[SOLVED] Question about updatable asset structure

Hey guys

Sorry if this has been asked before.

In default JME gradle project setup, all assets are published in one jar along with application.
For my game I need more flexible structure. I want to be able to add new assets (say new character) to game later without client needing to re download that big asset jar.
So I thought to separate my assets as packs of jars, ex character-pack, nature-pack, texture-pack, sound-pack. This time if a new character added client now only need to re download character pack (Getdown can do this automatically). But I am not happy with this approach.

Maybe it would be better to put all assets in form of one zipped file and use some form of versioning on files inside the zip, and register it to AssetManager with ZipLocator, and when there is a new update (or if player wants to buy a new character) , client application auto fetch only the new files from server, then unzip assets file in client and add new file to it and rezip it again ? Is this possible ? Anybody have better idea ?

you’re trying to avoid downloading an entire pack that only updated some of its contents.

A “difference” comparator is what you’re describing, which will receive a currentVer and return a list of changed files. Then your client will download those changes and “update” a zip. Most zip utilities allow you to just overwrite without unzip, etc so there’s no need for all of that. Just give the zip the new files and it will do the rest.

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Thanks @jayfella, I am going to use this approach.

By any chance, do you know of any library can do this between client and server ? (probably using http/ftp protocol)

Or I better to just manually write the list of modified/added files in a change log every time I edit assets in server ?

Something like this should work fine. It should be pretty easy for you to get a path and time in milliseconds of the creation date from any filesystem, so you can construct the maps automatically.

Note: it compiles but I haven’t checked it. It might be slightly off. You get the idea, I’m sure.

// <asset, time>
Map<String, Long> assets_v_1 = new HashMap<>();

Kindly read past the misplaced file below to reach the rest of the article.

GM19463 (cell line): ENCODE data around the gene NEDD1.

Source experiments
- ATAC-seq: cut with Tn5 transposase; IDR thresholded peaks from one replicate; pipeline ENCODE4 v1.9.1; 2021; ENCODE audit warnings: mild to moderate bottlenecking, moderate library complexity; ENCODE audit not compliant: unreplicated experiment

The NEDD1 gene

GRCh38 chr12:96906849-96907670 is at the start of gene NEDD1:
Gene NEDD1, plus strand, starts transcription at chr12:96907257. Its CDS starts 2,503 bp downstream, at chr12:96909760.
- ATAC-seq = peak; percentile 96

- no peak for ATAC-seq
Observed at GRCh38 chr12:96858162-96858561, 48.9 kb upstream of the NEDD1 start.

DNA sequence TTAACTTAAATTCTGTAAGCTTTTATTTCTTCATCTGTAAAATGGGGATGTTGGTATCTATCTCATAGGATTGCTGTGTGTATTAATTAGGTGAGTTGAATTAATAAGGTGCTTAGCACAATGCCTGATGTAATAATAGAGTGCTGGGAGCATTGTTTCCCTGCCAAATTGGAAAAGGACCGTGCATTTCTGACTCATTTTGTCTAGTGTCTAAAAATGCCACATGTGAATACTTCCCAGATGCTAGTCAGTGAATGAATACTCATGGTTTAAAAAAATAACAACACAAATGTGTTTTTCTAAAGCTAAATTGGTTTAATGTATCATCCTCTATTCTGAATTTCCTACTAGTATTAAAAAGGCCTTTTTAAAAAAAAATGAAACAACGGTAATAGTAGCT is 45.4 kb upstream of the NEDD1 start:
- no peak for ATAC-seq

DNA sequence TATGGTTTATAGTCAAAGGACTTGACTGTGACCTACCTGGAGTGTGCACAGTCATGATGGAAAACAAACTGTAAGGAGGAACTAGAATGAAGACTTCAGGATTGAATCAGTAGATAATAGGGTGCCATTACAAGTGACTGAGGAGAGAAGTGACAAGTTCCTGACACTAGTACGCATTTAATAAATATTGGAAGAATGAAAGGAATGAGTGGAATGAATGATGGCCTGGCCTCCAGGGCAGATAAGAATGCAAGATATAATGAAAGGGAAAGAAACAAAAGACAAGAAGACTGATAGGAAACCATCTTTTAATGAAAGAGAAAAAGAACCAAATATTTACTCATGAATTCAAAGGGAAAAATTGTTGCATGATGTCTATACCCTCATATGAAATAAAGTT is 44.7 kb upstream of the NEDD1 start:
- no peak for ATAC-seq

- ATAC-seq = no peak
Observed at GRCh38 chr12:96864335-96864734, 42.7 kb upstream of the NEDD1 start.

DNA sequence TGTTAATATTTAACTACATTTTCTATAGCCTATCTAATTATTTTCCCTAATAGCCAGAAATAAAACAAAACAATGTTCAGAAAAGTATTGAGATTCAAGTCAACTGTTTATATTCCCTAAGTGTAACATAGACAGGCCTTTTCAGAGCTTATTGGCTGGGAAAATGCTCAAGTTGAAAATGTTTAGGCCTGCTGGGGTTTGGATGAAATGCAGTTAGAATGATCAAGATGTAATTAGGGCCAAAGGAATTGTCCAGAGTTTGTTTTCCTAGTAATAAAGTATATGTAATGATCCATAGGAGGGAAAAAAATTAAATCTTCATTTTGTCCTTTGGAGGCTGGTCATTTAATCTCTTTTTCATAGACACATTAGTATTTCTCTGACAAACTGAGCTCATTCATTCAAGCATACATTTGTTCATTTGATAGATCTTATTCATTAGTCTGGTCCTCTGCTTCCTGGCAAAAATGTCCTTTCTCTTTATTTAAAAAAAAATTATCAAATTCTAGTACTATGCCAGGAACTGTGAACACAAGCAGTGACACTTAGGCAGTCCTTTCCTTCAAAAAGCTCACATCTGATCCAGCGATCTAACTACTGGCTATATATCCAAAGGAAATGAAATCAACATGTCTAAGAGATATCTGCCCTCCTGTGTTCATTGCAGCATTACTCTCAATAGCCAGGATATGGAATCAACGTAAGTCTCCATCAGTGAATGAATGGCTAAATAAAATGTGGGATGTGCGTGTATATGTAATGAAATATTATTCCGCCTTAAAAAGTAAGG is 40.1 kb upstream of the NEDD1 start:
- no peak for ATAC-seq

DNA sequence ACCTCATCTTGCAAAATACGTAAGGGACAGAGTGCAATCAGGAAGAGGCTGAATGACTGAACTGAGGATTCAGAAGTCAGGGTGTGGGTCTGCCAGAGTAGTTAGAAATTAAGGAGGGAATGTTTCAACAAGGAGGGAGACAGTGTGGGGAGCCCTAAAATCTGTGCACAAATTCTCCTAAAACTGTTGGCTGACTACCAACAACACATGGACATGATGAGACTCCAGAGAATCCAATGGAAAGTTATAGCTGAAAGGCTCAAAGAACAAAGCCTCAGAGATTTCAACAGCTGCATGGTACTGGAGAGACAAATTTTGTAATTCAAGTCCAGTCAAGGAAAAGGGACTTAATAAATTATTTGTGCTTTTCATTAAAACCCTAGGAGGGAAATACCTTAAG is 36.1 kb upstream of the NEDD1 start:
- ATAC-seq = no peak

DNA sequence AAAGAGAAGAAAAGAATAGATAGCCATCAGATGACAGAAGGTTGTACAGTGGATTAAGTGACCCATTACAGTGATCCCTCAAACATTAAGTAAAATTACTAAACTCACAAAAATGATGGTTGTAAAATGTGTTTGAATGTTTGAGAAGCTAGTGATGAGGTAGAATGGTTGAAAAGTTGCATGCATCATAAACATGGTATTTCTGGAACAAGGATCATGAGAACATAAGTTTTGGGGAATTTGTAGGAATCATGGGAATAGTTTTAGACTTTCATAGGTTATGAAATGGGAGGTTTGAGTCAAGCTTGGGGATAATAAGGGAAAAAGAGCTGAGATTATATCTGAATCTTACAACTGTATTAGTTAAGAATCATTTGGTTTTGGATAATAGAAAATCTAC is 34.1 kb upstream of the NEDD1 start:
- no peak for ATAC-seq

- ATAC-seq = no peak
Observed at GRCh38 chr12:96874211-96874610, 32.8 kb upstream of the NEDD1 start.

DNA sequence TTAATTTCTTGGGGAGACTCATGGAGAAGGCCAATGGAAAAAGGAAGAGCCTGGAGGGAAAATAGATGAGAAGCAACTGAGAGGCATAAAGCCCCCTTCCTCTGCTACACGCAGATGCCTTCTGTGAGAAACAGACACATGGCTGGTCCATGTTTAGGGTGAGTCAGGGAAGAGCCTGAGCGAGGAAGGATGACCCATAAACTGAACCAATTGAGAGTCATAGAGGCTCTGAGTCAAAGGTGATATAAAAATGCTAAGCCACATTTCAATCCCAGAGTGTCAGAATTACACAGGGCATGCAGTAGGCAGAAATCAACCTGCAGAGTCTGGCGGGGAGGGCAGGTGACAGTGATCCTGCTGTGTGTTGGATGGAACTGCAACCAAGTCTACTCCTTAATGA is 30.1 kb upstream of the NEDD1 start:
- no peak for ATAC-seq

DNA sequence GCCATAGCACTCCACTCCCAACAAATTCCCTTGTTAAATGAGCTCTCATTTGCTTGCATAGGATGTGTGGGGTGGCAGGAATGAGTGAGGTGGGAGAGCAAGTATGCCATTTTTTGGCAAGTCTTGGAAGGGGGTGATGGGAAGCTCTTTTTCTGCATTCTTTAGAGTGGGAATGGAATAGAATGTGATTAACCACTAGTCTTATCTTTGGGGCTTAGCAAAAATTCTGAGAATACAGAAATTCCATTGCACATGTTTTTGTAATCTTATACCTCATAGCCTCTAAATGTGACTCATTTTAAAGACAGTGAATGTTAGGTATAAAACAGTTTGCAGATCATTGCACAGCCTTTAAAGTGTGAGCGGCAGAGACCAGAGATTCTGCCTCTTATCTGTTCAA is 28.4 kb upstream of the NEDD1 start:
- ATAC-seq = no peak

assets_v_1.put("/models/tree_3.j3o", 1231243L);
assets_v_1.put("/models/tree_7.j3o", 1231243L);

Map<String, Long> assets_v_2 = new HashMap<>();
assets_v_2.put("/models/tree_3.j3o", 2231243L);
assets_v_2.put("/models/tree_8.j3o", 2231243L);

// assets that were added
Map<String, Long> additions = assets_v_2.entrySet().stream()
        .filter(entry -> !assets_v_1.containsKey(entry.getKey()))
        .collect(Collectors.toMap(Map.Entry::getKey, Map.Entry::getValue));

// assets that were removed
Map<String, Long> removals = assets_v_1.entrySet().stream()
        .filter(entry -> !assets_v_2.containsKey(entry.getKey()))
        .collect(Collectors.toMap(Map.Entry::getKey, Map.Entry::getValue));

// assets that were updated
Map<String, Long> updates = assets_v_2.entrySet().stream()
        .filter(entry -> entry.getValue() > assets_v_1.get(entry.getKey()))
        .collect(Collectors.toMap(Map.Entry::getKey, Map.Entry::getValue));

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Ah, yes, I got the idea.
Thank you so much friend. :slightly_smiling_face:

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@Ali_RS we built a system in house for this. I would recommend having a file server (we used http). The client request a list of assets from the server which that account has access to. In the list is the asset name, the last timestamp when the asset was updated, and the md5 hash for the asset. The client then checks what it has in its repo. It keeps a list of those properties for each asset is has. Then decided if it wants to download the new asset. The server checks if the account has access to each asset that is requested. That way we can do DLC downloads (or other custom paid content) Our client also verifies files it has using the md5 to make sure the user has not modified any files.

Hope that gives you some ideas.

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